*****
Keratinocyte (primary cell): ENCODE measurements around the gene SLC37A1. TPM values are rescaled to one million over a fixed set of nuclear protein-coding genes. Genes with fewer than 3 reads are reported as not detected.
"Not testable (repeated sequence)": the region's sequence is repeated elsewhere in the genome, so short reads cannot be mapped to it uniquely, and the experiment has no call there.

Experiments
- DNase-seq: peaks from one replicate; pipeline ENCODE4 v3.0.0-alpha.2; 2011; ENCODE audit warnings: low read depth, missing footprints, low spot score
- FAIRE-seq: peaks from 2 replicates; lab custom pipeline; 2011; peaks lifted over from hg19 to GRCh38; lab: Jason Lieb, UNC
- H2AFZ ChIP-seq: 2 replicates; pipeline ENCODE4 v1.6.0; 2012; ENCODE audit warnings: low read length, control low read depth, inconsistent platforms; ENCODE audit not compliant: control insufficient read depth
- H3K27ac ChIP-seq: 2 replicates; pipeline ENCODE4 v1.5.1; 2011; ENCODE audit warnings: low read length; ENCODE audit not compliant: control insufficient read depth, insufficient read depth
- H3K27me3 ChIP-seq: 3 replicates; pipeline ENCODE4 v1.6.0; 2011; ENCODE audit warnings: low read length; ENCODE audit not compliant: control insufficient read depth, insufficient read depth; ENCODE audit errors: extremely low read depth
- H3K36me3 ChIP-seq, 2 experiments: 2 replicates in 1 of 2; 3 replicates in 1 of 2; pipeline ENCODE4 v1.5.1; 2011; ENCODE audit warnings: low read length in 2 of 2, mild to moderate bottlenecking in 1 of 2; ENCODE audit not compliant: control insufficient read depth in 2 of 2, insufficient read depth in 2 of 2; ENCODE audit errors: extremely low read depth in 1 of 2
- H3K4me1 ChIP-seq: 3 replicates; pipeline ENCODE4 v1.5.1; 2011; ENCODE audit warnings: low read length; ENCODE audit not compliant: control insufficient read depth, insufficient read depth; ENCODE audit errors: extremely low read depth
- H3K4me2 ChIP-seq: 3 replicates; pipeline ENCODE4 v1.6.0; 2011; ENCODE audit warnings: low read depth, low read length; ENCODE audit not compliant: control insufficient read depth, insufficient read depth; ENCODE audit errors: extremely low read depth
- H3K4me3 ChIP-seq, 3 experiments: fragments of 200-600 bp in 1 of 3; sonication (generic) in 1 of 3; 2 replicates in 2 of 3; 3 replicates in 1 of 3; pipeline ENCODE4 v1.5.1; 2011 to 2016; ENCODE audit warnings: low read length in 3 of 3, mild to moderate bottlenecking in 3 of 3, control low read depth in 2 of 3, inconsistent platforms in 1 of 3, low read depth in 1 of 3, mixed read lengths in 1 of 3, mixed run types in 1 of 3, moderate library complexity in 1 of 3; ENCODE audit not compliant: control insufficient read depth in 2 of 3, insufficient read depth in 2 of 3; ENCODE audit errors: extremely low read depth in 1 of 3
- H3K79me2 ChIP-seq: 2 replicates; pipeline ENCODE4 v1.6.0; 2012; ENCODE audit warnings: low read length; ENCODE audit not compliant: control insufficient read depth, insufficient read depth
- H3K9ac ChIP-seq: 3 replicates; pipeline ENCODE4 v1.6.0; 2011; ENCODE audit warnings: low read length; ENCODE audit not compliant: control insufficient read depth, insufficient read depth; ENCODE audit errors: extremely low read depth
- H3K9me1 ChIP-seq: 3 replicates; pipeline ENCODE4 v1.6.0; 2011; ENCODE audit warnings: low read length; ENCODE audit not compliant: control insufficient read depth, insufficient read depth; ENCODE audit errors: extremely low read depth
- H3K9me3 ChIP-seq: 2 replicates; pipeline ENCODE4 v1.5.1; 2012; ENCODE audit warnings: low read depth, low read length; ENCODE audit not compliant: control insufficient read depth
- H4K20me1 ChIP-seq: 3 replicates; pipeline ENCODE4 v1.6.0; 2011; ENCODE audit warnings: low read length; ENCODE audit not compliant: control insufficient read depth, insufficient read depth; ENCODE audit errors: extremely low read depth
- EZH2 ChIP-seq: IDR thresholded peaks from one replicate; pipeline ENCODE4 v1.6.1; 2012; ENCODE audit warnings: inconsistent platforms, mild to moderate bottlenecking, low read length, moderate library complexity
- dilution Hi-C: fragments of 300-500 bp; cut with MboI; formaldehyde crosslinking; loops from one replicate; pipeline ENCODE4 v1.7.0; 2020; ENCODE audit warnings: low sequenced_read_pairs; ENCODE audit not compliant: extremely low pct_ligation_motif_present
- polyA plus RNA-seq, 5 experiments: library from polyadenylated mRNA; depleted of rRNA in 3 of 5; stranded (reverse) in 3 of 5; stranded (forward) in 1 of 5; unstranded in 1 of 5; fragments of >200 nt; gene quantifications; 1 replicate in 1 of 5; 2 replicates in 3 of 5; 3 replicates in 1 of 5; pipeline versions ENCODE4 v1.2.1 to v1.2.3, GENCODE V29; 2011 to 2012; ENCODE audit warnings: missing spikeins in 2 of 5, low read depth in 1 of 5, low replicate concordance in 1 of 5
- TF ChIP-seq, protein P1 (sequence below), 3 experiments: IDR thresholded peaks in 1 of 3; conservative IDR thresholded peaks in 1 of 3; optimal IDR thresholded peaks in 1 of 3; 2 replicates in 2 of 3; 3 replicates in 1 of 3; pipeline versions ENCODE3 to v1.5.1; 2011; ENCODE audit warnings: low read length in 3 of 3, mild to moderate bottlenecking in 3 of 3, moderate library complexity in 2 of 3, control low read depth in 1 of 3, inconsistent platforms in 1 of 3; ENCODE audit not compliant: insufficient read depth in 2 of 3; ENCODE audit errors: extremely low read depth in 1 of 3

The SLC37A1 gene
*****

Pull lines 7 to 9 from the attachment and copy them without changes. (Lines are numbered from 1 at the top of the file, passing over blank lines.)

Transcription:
- H3K27ac ChIP-seq: 2 replicates; pipeline ENCODE4 v1.5.1; 2011; ENCODE audit warnings: low read length; ENCODE audit not compliant: control insufficient read depth, insufficient read depth
- H3K27me3 ChIP-seq: 3 replicates; pipeline ENCODE4 v1.6.0; 2011; ENCODE audit warnings: low read length; ENCODE audit not compliant: control insufficient read depth, insufficient read depth; ENCODE audit errors: extremely low read depth
- H3K36me3 ChIP-seq, 2 experiments: 2 replicates in 1 of 2; 3 replicates in 1 of 2; pipeline ENCODE4 v1.5.1; 2011; ENCODE audit warnings: low read length in 2 of 2, mild to moderate bottlenecking in 1 of 2; ENCODE audit not compliant: control insufficient read depth in 2 of 2, insufficient read depth in 2 of 2; ENCODE audit errors: extremely low read depth in 1 of 2